When New Zealand went into lockdown in March 2020, our office leasing team saw a spike in subleasing enquiries within the Auckland market. A year on, the true picture of actual physically vacant workspace sublease versus what was, and is, simply workspace availability is now becoming clear.

Both Covid-19 related business downturn and disruption along with workplace trends played a part in the desire to sublease space in 2020, predominantly due to the required shift to work from home for many organisations over a large part of last year, an unknown end date for the pandemic and how the workplace would emerge after normality, or what we now consider normal, resumed.

What we’re seeing is that vacant sublease space, which is defined as truly available and vacant to sublease, totalled only approx. 33,000sqm making up 25% of the sublease market. The additional 75% or 100,000sqm was available workspace within an organisation’s footprint but not readily vacant.

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With the overall Auckland office market totalling 3.17 million sqm, this 33,000sqm equalled only 1% of the Auckland office workspace being physically vacant for subleasing, quite different from what the vibe appeared to be during 2020.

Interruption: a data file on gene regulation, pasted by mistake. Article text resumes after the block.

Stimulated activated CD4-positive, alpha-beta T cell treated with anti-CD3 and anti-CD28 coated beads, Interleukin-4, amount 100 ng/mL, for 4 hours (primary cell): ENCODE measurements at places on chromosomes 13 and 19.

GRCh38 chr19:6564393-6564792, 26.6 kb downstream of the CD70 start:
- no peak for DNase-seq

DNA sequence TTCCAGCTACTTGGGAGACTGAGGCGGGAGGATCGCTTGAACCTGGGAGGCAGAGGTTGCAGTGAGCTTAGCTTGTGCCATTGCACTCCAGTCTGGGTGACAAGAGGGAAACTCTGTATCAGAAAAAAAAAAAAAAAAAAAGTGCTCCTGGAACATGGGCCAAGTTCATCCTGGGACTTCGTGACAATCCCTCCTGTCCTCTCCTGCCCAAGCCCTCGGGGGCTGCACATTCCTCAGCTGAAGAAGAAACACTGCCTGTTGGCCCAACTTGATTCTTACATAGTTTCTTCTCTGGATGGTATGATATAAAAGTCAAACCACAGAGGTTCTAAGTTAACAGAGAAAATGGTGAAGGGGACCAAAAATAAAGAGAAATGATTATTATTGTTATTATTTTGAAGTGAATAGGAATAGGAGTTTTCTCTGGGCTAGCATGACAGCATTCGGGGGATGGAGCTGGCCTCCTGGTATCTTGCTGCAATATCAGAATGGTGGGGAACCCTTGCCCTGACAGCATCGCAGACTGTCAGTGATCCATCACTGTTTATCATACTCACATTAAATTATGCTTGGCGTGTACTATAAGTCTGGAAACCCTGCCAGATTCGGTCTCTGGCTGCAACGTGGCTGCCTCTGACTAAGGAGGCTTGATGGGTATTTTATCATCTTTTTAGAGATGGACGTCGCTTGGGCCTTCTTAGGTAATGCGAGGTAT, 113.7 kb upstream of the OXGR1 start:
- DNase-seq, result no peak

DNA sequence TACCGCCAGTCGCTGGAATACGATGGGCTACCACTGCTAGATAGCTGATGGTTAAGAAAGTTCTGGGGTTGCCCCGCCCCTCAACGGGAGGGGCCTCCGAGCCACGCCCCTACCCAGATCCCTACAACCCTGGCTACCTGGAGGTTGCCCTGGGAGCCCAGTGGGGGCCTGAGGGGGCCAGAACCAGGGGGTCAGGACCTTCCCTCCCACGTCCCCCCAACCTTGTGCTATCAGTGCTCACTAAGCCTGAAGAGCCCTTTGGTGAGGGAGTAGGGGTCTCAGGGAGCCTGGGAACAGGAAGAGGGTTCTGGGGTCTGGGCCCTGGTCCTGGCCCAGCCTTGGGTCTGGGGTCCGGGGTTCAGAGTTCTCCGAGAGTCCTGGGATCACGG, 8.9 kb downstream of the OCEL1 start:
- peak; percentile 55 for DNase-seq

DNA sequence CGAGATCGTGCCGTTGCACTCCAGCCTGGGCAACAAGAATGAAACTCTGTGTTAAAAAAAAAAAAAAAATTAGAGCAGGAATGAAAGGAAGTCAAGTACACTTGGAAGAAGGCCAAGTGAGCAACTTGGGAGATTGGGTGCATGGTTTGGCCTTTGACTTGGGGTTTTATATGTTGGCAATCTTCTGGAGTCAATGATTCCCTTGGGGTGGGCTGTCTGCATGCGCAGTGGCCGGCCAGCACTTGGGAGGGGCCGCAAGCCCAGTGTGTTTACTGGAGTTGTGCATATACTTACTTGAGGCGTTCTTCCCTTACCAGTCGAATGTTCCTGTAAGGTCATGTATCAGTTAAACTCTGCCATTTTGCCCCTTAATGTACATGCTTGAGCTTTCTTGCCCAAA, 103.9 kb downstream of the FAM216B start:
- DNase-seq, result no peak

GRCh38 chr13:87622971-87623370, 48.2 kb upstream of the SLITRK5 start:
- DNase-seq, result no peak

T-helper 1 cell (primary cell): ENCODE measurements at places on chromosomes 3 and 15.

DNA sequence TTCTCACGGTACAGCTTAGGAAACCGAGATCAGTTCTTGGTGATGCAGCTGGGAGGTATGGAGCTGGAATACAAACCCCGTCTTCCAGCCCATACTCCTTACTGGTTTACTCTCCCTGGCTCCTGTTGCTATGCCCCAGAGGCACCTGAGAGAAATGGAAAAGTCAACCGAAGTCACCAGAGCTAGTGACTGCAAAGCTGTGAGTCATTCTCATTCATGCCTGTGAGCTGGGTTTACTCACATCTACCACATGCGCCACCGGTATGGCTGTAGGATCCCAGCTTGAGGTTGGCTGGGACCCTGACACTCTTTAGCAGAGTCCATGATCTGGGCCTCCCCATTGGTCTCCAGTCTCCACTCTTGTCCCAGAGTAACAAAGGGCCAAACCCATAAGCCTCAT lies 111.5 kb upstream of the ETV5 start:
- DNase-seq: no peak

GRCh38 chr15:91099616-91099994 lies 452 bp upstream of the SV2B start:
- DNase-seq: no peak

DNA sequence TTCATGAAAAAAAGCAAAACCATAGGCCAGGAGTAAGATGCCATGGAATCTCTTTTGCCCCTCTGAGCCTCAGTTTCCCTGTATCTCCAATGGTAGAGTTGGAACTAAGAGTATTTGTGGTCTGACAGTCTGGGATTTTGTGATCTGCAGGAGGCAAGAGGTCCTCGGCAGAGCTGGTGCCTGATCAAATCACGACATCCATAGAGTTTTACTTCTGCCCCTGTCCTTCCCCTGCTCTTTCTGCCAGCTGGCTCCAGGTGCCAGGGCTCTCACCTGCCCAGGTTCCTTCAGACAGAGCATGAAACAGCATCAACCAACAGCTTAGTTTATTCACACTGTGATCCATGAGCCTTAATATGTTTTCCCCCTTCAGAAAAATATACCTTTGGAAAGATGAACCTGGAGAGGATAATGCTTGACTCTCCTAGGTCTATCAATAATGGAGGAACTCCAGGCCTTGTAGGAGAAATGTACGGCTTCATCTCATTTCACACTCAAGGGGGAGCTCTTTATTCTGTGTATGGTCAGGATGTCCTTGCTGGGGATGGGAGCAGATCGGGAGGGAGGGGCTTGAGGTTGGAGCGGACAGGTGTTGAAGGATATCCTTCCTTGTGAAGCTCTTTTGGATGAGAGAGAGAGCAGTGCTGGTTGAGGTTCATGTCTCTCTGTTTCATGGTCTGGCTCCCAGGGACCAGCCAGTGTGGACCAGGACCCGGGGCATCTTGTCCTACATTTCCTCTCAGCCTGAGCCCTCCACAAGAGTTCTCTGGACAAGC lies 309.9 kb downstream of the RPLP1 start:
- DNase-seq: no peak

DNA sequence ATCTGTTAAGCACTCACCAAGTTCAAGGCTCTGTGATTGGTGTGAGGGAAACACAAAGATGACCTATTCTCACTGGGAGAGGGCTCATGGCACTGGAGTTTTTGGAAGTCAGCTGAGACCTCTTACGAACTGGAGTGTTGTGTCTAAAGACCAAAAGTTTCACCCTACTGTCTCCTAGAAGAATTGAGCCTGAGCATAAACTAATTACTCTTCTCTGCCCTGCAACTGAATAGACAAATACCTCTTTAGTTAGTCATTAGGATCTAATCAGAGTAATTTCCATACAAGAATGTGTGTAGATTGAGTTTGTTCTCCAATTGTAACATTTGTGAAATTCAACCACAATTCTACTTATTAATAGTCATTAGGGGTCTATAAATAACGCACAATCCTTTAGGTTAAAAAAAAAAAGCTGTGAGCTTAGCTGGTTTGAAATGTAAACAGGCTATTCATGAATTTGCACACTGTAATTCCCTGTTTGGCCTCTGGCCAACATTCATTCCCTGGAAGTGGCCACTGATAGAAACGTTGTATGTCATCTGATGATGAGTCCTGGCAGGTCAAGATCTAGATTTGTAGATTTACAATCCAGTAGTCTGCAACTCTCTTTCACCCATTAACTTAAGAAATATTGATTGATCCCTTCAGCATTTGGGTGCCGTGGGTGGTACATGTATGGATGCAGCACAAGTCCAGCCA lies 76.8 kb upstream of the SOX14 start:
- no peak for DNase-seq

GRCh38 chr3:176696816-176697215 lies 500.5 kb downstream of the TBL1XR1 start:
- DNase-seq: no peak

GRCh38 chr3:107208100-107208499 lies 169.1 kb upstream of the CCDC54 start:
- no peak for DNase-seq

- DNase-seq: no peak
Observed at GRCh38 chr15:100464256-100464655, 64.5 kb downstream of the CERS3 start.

As New Zealand continues to successfully curtail community transmission of Covid-19 and the economy has recovered better that initially predicted, this is translating into a strong rebound in leasing activity that has been pent up during most of 2020.  

The Auckland office leasing sector continues to offer multiple options as many organisations embrace different ways of working. But some elements to consider:

  • Even with a higher percentage of employees working from home, organisations are needing to have the space to flex and accommodate peak numbers of employees when required throughout any given day
  • Many businesses are requiring employees to return back to the office for much of the time and normal capacity needs to be maintained. Therefore, subleasing space, which for a frenetic period may have been the option considered, has now been reabsorbed for normal working activity within an organisation
  • New leases currently being negotiated, while typically providing desk space for the majority of an organisation's full-time employees, are also requiring greater space for meetings and collaboration. While the overall impact on office occupation is still inconclusive, indications at this stage suggest that any reduction will be negligible, and offices will be used as a tool to bring staff back into their HQ.
  • Organisations that decided to downsize have plenty of alternatives in the market to choose from including flexible options and coworking spaces, which continue to be attractive to employers seeking ongoing flexibility.

Overall, Auckland occupiers are not lacking in options and, fundamentally, our view remains that the office leasing sector is strong and not unduly impacted by the subleasing trends we thought would emerge during and after the lockdowns of 2020/21.